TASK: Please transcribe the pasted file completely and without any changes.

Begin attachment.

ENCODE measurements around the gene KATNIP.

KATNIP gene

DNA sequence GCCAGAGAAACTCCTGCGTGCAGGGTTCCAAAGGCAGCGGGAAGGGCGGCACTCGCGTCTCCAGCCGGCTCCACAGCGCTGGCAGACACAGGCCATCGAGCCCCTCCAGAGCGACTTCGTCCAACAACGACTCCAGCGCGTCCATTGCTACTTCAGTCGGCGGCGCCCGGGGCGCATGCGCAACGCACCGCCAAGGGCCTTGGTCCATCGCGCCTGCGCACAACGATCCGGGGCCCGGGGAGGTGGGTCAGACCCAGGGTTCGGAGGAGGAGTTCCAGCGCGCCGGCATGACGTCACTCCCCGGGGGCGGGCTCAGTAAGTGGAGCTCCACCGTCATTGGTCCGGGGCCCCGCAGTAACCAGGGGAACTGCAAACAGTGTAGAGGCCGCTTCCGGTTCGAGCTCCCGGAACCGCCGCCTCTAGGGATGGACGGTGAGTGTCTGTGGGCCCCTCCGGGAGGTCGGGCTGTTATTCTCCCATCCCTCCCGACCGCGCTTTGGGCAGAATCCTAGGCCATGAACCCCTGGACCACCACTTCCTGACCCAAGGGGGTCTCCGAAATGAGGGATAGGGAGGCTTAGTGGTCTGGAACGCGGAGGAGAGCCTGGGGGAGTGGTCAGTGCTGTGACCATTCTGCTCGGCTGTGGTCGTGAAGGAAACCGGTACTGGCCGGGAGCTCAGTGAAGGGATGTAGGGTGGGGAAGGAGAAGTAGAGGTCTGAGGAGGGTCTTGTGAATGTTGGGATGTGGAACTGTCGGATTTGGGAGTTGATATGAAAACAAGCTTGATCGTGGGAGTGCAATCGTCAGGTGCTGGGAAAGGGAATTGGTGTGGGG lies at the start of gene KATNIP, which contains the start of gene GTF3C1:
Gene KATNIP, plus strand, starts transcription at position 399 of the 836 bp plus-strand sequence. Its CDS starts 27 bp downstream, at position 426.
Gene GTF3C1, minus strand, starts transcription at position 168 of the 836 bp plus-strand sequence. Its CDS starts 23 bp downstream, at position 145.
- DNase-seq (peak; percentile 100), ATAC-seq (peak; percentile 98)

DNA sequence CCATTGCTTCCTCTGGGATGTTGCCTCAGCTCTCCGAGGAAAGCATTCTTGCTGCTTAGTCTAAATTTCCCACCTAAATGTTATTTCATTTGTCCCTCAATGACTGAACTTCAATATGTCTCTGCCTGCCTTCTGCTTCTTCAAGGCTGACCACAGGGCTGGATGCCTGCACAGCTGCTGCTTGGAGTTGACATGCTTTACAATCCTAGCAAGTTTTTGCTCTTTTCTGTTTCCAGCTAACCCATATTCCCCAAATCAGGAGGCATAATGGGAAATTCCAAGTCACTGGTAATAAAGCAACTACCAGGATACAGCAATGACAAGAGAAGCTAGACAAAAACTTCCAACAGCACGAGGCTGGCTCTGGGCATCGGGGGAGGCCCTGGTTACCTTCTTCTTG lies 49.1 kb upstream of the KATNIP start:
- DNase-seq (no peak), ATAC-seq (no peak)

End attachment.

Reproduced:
ENCODE measurements around the gene KATNIP.

KATNIP gene

DNA sequence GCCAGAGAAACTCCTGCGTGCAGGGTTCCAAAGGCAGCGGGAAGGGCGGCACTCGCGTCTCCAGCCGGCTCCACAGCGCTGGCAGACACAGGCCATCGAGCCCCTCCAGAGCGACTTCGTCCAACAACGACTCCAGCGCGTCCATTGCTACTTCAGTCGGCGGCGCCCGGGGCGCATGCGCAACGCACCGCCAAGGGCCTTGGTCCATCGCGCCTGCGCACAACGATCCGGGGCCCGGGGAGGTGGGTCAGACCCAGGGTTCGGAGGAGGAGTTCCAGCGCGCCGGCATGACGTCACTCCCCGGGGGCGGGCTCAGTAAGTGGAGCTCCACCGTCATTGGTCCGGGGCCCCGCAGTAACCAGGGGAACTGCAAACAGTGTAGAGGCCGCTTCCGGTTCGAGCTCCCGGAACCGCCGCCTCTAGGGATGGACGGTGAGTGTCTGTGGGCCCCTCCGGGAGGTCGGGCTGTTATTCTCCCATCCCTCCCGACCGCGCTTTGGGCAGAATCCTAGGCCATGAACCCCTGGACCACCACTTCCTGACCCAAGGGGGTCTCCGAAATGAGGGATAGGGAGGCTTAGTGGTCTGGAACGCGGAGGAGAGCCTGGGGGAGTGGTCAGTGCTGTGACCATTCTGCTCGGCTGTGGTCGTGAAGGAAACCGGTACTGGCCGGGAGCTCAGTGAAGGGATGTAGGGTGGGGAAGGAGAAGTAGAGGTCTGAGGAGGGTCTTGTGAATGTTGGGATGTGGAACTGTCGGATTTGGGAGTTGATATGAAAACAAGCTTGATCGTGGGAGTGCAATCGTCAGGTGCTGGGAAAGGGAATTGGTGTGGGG lies at the start of gene KATNIP, which contains the start of gene GTF3C1:
Gene KATNIP, plus strand, starts transcription at position 399 of the 836 bp plus-strand sequence. Its CDS starts 27 bp downstream, at position 426.
Gene GTF3C1, minus strand, starts transcription at position 168 of the 836 bp plus-strand sequence. Its CDS starts 23 bp downstream, at position 145.
- DNase-seq (peak; percentile 100), ATAC-seq (peak; percentile 98)

DNA sequence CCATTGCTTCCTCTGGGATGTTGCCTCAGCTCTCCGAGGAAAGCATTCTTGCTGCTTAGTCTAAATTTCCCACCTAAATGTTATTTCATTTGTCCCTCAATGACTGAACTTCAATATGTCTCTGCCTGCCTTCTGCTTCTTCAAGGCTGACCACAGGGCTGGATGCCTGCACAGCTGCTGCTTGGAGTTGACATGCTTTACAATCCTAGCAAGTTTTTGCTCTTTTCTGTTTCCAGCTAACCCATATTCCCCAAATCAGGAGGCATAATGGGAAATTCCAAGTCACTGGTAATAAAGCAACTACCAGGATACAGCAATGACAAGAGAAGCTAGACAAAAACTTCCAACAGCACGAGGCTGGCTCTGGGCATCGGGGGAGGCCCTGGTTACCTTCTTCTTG lies 49.1 kb upstream of the KATNIP start:
- DNase-seq (no peak), ATAC-seq (no peak)